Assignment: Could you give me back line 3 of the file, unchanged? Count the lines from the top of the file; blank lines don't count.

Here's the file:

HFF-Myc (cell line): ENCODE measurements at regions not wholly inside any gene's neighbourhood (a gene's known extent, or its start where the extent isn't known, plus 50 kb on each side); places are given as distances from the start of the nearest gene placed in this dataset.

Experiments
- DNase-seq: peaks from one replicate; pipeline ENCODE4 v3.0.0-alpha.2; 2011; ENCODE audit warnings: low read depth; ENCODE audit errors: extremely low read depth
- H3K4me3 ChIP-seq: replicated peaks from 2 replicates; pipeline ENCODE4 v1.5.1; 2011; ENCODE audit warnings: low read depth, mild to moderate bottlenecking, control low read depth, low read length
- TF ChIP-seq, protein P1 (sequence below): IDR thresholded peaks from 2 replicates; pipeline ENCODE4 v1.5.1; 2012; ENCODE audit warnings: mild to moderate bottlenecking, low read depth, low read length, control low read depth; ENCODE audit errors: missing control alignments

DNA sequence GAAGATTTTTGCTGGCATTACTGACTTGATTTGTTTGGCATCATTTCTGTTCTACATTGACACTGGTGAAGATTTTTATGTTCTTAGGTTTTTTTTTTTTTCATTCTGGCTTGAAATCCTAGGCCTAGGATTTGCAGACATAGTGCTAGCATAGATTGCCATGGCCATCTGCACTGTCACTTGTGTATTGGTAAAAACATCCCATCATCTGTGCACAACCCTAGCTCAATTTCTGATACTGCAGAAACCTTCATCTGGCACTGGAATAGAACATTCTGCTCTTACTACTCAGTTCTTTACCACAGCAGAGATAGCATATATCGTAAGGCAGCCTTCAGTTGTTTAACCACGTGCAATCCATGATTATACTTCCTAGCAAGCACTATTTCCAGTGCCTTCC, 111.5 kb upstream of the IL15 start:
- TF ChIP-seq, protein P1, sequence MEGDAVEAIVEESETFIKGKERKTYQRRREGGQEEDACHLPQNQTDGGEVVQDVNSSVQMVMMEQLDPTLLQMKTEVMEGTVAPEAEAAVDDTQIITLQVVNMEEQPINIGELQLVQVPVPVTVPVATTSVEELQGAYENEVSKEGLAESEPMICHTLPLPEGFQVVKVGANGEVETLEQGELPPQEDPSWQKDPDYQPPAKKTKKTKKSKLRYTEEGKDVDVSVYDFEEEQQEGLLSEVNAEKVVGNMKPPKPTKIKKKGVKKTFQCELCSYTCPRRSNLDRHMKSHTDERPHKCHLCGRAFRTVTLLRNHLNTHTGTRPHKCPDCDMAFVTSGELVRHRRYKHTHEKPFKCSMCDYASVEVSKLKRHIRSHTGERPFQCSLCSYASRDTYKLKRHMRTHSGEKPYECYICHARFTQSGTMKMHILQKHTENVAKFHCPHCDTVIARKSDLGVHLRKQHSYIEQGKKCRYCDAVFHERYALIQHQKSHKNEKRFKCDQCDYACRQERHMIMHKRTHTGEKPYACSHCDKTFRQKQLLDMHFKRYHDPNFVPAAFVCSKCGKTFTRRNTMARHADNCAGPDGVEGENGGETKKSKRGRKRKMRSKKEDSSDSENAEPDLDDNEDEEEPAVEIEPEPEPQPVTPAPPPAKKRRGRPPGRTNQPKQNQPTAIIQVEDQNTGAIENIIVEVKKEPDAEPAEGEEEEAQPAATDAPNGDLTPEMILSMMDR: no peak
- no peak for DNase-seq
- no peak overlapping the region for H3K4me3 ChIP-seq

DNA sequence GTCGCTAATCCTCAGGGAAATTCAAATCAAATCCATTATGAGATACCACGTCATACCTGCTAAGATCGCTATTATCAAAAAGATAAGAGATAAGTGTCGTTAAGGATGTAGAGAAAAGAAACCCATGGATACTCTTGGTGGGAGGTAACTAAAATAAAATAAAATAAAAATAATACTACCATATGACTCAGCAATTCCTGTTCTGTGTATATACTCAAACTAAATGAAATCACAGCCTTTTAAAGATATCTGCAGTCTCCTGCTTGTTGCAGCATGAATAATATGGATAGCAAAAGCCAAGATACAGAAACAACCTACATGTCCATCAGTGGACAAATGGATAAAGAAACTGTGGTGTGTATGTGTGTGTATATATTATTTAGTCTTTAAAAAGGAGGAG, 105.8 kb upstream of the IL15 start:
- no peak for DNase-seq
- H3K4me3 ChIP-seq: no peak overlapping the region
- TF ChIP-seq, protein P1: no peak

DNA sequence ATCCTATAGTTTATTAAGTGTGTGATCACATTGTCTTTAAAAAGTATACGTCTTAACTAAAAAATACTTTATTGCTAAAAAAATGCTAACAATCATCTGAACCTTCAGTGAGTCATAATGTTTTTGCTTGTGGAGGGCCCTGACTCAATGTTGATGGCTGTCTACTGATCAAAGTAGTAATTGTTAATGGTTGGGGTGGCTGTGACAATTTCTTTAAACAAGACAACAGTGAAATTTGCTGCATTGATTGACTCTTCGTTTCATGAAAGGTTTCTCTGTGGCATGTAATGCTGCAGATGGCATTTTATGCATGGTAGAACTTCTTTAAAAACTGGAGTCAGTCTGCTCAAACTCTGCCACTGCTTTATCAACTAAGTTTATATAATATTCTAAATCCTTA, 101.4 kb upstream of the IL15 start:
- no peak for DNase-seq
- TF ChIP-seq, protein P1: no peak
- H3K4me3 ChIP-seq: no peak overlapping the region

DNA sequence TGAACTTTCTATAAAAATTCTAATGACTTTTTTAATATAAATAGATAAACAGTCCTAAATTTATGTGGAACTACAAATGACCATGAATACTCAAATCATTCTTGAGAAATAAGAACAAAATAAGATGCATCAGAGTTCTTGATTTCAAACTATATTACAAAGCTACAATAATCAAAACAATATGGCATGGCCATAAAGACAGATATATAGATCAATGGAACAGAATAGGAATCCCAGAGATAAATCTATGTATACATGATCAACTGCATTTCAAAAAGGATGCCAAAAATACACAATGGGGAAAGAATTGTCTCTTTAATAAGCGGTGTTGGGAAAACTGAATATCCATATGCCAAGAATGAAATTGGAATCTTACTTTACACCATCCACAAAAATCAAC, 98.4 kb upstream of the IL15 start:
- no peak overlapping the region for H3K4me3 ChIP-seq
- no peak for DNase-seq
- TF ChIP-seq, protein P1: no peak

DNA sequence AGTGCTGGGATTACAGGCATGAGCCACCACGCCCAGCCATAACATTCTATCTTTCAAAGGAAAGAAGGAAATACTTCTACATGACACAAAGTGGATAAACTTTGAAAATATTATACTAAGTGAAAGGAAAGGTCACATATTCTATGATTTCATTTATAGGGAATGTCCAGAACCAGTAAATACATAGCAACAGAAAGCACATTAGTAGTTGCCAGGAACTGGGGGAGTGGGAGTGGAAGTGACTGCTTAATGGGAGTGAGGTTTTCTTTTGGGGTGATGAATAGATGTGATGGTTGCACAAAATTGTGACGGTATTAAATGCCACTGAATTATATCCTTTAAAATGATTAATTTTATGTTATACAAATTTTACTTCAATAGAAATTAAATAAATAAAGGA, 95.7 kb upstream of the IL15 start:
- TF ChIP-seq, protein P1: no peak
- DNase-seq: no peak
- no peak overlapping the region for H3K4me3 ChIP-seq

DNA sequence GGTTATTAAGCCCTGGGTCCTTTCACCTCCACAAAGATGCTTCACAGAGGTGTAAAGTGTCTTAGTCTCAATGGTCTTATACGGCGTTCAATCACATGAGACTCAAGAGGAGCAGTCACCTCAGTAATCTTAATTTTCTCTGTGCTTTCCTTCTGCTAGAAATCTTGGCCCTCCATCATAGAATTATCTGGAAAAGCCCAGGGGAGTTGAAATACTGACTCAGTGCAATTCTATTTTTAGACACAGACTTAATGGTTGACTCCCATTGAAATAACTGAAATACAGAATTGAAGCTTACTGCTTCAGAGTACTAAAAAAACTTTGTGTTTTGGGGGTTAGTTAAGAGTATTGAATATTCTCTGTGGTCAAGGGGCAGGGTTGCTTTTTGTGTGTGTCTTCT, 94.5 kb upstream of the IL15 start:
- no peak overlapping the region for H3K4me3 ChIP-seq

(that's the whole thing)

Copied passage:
- DNase-seq: peaks from one replicate; pipeline ENCODE4 v3.0.0-alpha.2; 2011; ENCODE audit warnings: low read depth; ENCODE audit errors: extremely low read depth